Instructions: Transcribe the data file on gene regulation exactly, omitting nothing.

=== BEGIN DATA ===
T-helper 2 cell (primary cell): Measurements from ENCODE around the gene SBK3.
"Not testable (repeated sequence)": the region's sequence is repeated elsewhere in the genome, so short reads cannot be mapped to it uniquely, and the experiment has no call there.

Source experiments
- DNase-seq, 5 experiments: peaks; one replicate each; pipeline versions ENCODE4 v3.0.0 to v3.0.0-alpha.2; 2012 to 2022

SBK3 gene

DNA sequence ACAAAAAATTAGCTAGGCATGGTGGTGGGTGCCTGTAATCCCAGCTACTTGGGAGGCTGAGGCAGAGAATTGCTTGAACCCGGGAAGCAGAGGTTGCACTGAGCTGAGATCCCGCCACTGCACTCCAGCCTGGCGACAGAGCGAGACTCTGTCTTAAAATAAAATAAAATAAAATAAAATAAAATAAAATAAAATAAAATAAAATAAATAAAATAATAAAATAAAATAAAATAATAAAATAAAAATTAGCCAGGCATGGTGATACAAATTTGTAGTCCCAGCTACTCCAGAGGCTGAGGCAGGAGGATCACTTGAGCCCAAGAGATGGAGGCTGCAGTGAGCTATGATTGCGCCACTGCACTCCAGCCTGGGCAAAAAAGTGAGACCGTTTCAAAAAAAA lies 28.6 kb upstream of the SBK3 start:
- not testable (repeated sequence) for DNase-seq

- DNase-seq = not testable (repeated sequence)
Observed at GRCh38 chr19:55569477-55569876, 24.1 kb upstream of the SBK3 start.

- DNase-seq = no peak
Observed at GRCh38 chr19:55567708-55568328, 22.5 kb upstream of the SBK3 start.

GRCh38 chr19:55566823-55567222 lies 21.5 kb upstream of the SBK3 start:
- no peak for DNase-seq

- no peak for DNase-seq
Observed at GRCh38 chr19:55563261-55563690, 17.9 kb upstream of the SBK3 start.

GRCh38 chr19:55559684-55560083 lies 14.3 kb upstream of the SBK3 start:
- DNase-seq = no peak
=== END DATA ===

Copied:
T-helper 2 cell (primary cell): Measurements from ENCODE around the gene SBK3.
"Not testable (repeated sequence)": the region's sequence is repeated elsewhere in the genome, so short reads cannot be mapped to it uniquely, and the experiment has no call there.

Source experiments
- DNase-seq, 5 experiments: peaks; one replicate each; pipeline versions ENCODE4 v3.0.0 to v3.0.0-alpha.2; 2012 to 2022

SBK3 gene

DNA sequence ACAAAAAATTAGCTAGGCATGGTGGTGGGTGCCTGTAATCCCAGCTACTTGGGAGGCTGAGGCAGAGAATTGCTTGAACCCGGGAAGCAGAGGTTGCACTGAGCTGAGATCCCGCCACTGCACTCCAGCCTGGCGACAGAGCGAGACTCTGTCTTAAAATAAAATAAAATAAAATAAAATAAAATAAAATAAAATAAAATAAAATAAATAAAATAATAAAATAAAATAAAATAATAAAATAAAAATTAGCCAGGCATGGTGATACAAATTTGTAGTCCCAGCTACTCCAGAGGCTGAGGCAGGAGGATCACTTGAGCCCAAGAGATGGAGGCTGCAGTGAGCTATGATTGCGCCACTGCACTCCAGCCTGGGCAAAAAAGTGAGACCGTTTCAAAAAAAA lies 28.6 kb upstream of the SBK3 start:
- not testable (repeated sequence) for DNase-seq

- DNase-seq = not testable (repeated sequence)
Observed at GRCh38 chr19:55569477-55569876, 24.1 kb upstream of the SBK3 start.

- DNase-seq = no peak
Observed at GRCh38 chr19:55567708-55568328, 22.5 kb upstream of the SBK3 start.

GRCh38 chr19:55566823-55567222 lies 21.5 kb upstream of the SBK3 start:
- no peak for DNase-seq

- no peak for DNase-seq
Observed at GRCh38 chr19:55563261-55563690, 17.9 kb upstream of the SBK3 start.

GRCh38 chr19:55559684-55560083 lies 14.3 kb upstream of the SBK3 start:
- DNase-seq = no peak